In his statement at the White House in 2015, Chinese President Xi Jinping made a commitment not to militarise the artificial islands China built in the South China Sea. Observers wondered how China defined the term ‘militarisation’. And it is this lack of clarity helping to fuel speculation over Beijing’s strategic ambitions.
The Oxford English Dictionary defines militarisation as ‘equip or supply [a place] with soldiers and other military resources’ or to ‘give [something] a military character’. Strictly speaking, the South China Sea is being militarised by multiple parties through the very simple fact that military facilities and capabilities are being stationed on islands in the Spratlys.
In August 2016, Reuters reported that Vietnam placed mobile rocket launchers capable of striking China’s runways and military installations on some of the islands it occupies in the South China Sea.
While the Foreign Ministry in Hanoi denied this, its response referred to Vietnam’s inherent right of self-defence. This argument is not unfamiliar to Beijing, which has deployed military ships and aircraft, and installed radars, missile systems and rocket launchers on several of the artificial islands it has constructed in the Spratlys.
To the international community, the stark contradictions between the peaceful statements made by Beijing and the actions that followed have been cause for concern. The difference between the military activities by Vietnam and China is a matter of proportionality in capability and strategy.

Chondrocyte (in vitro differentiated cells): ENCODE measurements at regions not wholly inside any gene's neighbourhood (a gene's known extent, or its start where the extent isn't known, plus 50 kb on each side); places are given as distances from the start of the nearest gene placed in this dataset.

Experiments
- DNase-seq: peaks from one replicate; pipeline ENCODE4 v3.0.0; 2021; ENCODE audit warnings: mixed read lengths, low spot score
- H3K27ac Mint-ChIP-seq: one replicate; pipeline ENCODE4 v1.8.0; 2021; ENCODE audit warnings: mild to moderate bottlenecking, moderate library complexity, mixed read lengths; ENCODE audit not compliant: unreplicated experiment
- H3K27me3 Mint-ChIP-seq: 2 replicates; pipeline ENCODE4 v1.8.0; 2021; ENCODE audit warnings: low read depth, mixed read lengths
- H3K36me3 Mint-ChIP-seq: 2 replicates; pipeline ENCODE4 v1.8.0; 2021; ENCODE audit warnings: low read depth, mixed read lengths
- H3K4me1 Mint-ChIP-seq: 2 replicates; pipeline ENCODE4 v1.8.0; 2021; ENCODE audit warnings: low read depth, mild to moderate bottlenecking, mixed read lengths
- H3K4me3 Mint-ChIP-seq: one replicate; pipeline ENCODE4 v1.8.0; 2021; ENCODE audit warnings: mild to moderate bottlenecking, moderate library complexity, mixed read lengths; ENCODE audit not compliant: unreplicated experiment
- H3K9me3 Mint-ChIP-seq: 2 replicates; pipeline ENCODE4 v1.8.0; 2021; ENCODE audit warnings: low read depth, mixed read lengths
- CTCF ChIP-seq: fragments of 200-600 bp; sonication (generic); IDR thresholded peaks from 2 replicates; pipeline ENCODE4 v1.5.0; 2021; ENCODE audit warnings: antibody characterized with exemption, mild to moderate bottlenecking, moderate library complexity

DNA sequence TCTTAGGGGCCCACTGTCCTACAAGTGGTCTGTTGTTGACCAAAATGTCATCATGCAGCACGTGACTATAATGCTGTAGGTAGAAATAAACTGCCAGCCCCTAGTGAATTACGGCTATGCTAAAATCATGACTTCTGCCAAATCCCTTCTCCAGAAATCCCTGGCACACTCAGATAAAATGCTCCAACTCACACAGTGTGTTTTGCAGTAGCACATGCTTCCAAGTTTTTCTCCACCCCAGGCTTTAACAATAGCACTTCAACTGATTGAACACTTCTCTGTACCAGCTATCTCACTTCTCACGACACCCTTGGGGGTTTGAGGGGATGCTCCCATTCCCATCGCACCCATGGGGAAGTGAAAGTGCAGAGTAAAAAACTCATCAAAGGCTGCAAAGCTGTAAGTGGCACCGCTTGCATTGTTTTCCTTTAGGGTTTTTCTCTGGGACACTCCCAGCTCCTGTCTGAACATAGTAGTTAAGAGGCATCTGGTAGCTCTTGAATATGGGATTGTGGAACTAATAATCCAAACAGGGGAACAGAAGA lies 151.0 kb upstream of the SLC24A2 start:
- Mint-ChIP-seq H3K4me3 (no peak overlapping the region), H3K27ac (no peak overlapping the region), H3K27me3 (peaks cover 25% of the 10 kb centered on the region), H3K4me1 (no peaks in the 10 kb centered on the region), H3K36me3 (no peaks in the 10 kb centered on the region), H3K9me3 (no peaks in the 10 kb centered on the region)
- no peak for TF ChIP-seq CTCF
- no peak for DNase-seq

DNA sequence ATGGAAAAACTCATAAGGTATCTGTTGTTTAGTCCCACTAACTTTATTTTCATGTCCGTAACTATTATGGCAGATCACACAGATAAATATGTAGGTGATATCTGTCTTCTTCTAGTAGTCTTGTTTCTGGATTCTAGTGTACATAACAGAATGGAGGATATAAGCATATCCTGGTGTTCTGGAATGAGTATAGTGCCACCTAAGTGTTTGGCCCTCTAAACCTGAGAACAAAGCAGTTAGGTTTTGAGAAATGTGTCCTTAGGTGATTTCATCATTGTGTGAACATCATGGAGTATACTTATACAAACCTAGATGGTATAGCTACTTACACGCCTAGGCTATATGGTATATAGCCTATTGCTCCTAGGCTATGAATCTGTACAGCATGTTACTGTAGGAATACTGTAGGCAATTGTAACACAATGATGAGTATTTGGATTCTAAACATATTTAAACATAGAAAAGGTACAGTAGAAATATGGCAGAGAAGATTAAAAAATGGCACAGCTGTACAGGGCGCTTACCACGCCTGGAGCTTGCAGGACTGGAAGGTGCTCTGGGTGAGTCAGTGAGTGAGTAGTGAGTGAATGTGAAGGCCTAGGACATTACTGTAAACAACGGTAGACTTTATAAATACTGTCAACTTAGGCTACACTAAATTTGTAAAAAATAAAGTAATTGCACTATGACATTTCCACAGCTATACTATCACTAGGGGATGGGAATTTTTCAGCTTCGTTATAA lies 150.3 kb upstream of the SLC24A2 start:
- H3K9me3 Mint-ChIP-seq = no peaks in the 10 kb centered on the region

Vietnam has increased its defence budget from $1.3 billion in 2006 to $4.6 billion in 2015, accounting for a 253.85% increase to become the fourth largest defence spender in Southeast Asia.
While rising defence spending in Asia could be viewed as destabilising by leading to an arms race, Vietnam’s effort is a fraction of China’s defence spending; in 2016 it was $146.6 billion.
Moreover, the ends to which these defence expenditures can also be used differ greatly. Vietnam’s possible island fortifications pale in comparison with China’s assertive behaviour in the region through its maritime militia, island construction and claim of over 90% of the South China Sea.
Beijing has also hinted that the creation of an Air Defence Identification Zone over the South China Sea would be in its right, and it has staunchly refused to engage in arbitration or multilateral negotiations over the claims.
Beijing’s reassurances have therefore done little to quell concerns. Chinese Naval Commander Wu Shengli stated in January last year that the amount of defences that China would install ‘completely depends on the level of threat we face’.
This argument would be credible if China actually faced a threat in the region. Currently, it deems innocent passage and freedom of navigation exercises, mostly conducted by the US and lawful under the United Nations Convention of the Law of the Sea (UNCLOS), as a threat.